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THE CAMBRIDGE HOUSE MEETING.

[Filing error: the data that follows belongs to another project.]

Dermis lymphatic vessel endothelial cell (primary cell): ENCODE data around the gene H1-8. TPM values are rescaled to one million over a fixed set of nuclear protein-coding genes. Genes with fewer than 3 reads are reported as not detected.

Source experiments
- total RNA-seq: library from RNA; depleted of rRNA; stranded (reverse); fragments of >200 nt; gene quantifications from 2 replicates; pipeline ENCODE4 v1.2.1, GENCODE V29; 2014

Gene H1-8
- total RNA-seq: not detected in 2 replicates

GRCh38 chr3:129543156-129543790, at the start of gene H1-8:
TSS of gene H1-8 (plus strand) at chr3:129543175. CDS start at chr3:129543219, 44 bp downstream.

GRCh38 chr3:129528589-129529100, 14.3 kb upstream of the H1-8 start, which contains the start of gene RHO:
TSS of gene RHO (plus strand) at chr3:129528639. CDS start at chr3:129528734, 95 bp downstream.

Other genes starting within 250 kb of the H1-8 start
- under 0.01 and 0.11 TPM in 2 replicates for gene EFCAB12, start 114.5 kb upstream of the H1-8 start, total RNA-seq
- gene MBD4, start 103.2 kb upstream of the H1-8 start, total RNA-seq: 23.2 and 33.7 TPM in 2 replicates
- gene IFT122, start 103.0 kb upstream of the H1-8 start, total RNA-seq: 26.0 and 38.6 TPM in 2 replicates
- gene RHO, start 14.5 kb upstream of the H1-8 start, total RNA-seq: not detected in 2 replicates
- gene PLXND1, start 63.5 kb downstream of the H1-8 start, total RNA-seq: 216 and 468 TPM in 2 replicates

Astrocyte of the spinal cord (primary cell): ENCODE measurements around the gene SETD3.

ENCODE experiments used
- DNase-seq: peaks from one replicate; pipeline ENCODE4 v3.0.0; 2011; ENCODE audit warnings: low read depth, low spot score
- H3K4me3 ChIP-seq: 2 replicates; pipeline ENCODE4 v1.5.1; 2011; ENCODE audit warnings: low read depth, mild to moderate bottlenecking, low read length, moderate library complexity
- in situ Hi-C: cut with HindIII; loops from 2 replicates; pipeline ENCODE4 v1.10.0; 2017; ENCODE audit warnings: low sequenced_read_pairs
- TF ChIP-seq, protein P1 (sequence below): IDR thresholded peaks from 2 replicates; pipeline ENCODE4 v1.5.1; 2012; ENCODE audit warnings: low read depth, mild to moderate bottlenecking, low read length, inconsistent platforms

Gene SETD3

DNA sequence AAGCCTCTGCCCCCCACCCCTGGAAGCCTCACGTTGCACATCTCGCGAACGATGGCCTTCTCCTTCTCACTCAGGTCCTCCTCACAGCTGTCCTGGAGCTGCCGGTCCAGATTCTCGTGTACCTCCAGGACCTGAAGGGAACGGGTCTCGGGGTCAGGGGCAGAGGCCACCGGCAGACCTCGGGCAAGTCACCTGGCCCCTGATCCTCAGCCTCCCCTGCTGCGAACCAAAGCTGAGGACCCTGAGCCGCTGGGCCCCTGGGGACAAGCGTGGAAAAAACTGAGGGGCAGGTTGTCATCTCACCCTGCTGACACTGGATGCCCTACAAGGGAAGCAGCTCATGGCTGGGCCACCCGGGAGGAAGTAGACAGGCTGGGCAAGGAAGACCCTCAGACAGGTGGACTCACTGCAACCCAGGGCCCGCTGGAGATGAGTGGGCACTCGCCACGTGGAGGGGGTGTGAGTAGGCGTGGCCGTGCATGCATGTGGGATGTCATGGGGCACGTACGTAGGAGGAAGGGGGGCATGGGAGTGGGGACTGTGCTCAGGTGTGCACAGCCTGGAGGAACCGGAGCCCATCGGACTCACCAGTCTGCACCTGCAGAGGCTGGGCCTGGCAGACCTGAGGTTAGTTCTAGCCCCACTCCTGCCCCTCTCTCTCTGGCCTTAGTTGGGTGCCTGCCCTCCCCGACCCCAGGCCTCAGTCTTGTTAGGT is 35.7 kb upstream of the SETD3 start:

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MURDER IN DERBYSHIRE.—Thomas Watts and Joseph Morely, who lodged together at Unstone, a few miles from Chesterfield, had a little quarrel about some eggs, which they had for supper. Watts, in fun, nte all the eggs, as Morely did not come to the table, but he paid for them. Some more were prepared for Morley, who grew angry, and broke them on the floor. Watts remon- strated the dispute grew warmer, and at length Morley got Watts against, the wall, and stabbed him in three places. Watts rushed out into the street, and fell down dead. Morley was apprehended, and an inquest has been held on the body of the deceased. After a long investigation, the jury returned a verdict of Wilful Murder against the prisoner. ESCAPE OF A CONVICT FROM CHATHAM DOCKYARD.— A convict, named William Roberts, under sentence of 15 years' penal servitude, effected his escape from Chat- ham Dockyard on Saturday afternoon. The prisoner, with a number of other convicts, was employed on the public works now in progress, when he contrived to elude the vigilance of the warders and also the sentry, and escaped unseen from his gang, when he retired to a private part of the dockyard, and there divested himself of his convict's clothes after which he plunged into the Medway, which is there about a mile in width, with the intention of gaining the woods at Upnor, on the opposite shore. Immediately he was missed, several officers from the prison scoured the neighbourbood in all directions but from the fact of no traces of him having been dis- covered, it is conjectured that he must have been drowned. The following is his official description Height, 5 feet 4i inches age, 26; hair, brown and curly eyes, gray complexion fresh marks, I A.E.' on back, heart on left arm near the elbow, and sundry marks on the calf inside the left leg. Left behind the prison dress, with the exception of his shirt and flanDel." A reward of JE5 has been offered for his capture. A young hippopotamus was born last week in the Jardin des Plantes, at Paris, the only known instance of such an occurrence in Europe. The little thing having attempted to get out of the tank, the descent from the sleeping apartment of the parent hippopotums into tbier bath not being sloped, it had some difficulty in raising its weight out of the water. The mother then came to the rescue, but in her endeavours to assist her little one up the step, managed so to bruise and injure its tender body that it died the same evening. THE CAMBRIDGE HOUSE MEETING. The following letters arising out of the recent debate 11 in the House of Lordi, have been made public, addressed to the editor of the Times:- Sir,—The Prime Minister, in the debate of the 14th, stated that I had attended a political meeting 'on Sun- day at Cambridge House.' The motive was so manifest that I did not interrupt him and contradict his assertion. But so many anonymous writers, relying on the noble lord's accuracy, have assailed me, and are stilt assailing me, that, to set their minds at ease, I request you to allow me to declare, through your columns, that I did not attend any meeting on the Sunday to which he alludes, or on any other Sunday, either at Cambridge- house or elsewhere.—Your obedient servant, "May 21." "SHAFTESBURY. Sir,—My attention has been called to a letter in'the Times of Saturday last, in which, after a week's consi- deration, Lord Shaftesbury writes The Prime Minister, in the debate of the 14th, stated that I had attended a political meeting on Sunday at Cambridge-bouse. The motive was so manifest that I did not interrupt him and contradict his assertion.' "I made no such statement. What I did say it correctly given by your reporter in the following words 'I do not know whether he attended it, but I pre- sume he had communicated to him the result of that Sun- day meeting.' Had I made such a statement publicly and in his hearing, whatever I motive' Lord Shaftesbury may be charitable enough to impute to mp, I should have thought, judging by my own feelings, that, instead of leaving it unnoticed for a week, he would have at once contradicted it in the presence of the assembled Peers, who must have heard the precise expressions used. If he were ultimate !y led to notice the alleged state- ment by the anonymous writers' to whom he refers, he had at least one opportunity subsequent to the date of his letter to you on which he might have done so in my presence in the House of Lords. To most Peers that would have appeared the more courteous mode of pro- ceeding. I m, Sir, your obedient servant, St. James's-square, May 24." DERBY. Sir,-Allow me to add to Lord Derby's quotation the remainder of the passage as stated in the Morning Herald of yesterday That meeting, I am told, was not entirely for religious purposes. I mention it merely as a singular coincidence. On Sunday last a meeting was held at the house of the noble lord (Palmers'on) at which it is supposed (and I believe on very good authority) that the subject of the motion was discussed and it does so happen that the noble earl, intimately and closely connected with the noble viscount, gives on Monday, in this House, notice of his intention to submit a similar resolution.' If Lord Derby will say that, he did not intend'* directly or indirectly, to convey the belief that I had attended such a meeting (though, if he did not, I cannot comprehend why the words were used), I will at once withdraw my remark and express my regret for having made it. A week having elipsed, it was not desirable to trouble the House of Lords with bygone transactions; but, as many letters have boen addressed to me, not only through post, but through the press, I thought it better through the press to answer them. I am, sir, your obedient servant, May 25." HAFTESBUB.Y.

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